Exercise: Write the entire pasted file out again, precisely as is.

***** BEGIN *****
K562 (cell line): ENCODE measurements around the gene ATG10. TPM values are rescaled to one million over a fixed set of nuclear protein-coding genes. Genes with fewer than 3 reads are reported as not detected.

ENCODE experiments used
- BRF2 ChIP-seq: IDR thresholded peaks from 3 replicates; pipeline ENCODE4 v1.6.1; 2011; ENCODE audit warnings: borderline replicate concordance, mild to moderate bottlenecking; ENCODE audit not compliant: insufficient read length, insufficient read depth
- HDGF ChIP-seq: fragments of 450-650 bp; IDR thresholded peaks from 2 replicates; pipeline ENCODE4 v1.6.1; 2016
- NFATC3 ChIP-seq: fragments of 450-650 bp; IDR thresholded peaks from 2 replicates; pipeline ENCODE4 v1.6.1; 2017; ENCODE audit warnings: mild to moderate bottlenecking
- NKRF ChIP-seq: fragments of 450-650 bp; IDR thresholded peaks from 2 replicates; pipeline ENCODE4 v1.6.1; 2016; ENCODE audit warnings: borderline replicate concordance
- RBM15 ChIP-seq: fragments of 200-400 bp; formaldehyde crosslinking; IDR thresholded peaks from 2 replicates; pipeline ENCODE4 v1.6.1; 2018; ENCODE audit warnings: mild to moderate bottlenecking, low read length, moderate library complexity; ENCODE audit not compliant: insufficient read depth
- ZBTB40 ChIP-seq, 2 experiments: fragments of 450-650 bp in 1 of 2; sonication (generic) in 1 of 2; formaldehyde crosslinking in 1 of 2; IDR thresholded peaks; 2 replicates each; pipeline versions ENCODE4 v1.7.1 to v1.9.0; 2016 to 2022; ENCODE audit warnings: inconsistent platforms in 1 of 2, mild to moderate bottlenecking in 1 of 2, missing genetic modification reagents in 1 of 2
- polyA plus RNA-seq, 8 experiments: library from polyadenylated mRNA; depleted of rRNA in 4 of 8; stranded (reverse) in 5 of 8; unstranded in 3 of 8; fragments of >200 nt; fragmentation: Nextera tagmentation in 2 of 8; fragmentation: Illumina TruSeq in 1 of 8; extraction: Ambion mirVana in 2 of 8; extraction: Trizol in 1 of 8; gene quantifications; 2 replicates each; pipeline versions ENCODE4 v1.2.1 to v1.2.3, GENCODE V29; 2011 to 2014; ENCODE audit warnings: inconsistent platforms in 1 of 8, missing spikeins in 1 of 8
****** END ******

K562 (cell line): ENCODE measurements around the gene ATG10. TPM values are rescaled to one million over a fixed set of nuclear protein-coding genes. Genes with fewer than 3 reads are reported as not detected.

ENCODE experiments used
- BRF2 ChIP-seq: IDR thresholded peaks from 3 replicates; pipeline ENCODE4 v1.6.1; 2011; ENCODE audit warnings: borderline replicate concordance, mild to moderate bottlenecking; ENCODE audit not compliant: insufficient read length, insufficient read depth
- HDGF ChIP-seq: fragments of 450-650 bp; IDR thresholded peaks from 2 replicates; pipeline ENCODE4 v1.6.1; 2016
- NFATC3 ChIP-seq: fragments of 450-650 bp; IDR thresholded peaks from 2 replicates; pipeline ENCODE4 v1.6.1; 2017; ENCODE audit warnings: mild to moderate bottlenecking
- NKRF ChIP-seq: fragments of 450-650 bp; IDR thresholded peaks from 2 replicates; pipeline ENCODE4 v1.6.1; 2016; ENCODE audit warnings: borderline replicate concordance
- RBM15 ChIP-seq: fragments of 200-400 bp; formaldehyde crosslinking; IDR thresholded peaks from 2 replicates; pipeline ENCODE4 v1.6.1; 2018; ENCODE audit warnings: mild to moderate bottlenecking, low read length, moderate library complexity; ENCODE audit not compliant: insufficient read depth
- ZBTB40 ChIP-seq, 2 experiments: fragments of 450-650 bp in 1 of 2; sonication (generic) in 1 of 2; formaldehyde crosslinking in 1 of 2; IDR thresholded peaks; 2 replicates each; pipeline versions ENCODE4 v1.7.1 to v1.9.0; 2016 to 2022; ENCODE audit warnings: inconsistent platforms in 1 of 2, mild to moderate bottlenecking in 1 of 2, missing genetic modification reagents in 1 of 2
- polyA plus RNA-seq, 8 experiments: library from polyadenylated mRNA; depleted of rRNA in 4 of 8; stranded (reverse) in 5 of 8; unstranded in 3 of 8; fragments of >200 nt; fragmentation: Nextera tagmentation in 2 of 8; fragmentation: Illumina TruSeq in 1 of 8; extraction: Ambion mirVana in 2 of 8; extraction: Trizol in 1 of 8; gene quantifications; 2 replicates each; pipeline versions ENCODE4 v1.2.1 to v1.2.3, GENCODE V29; 2011 to 2014; ENCODE audit warnings: inconsistent platforms in 1 of 8, missing spikeins in 1 of 8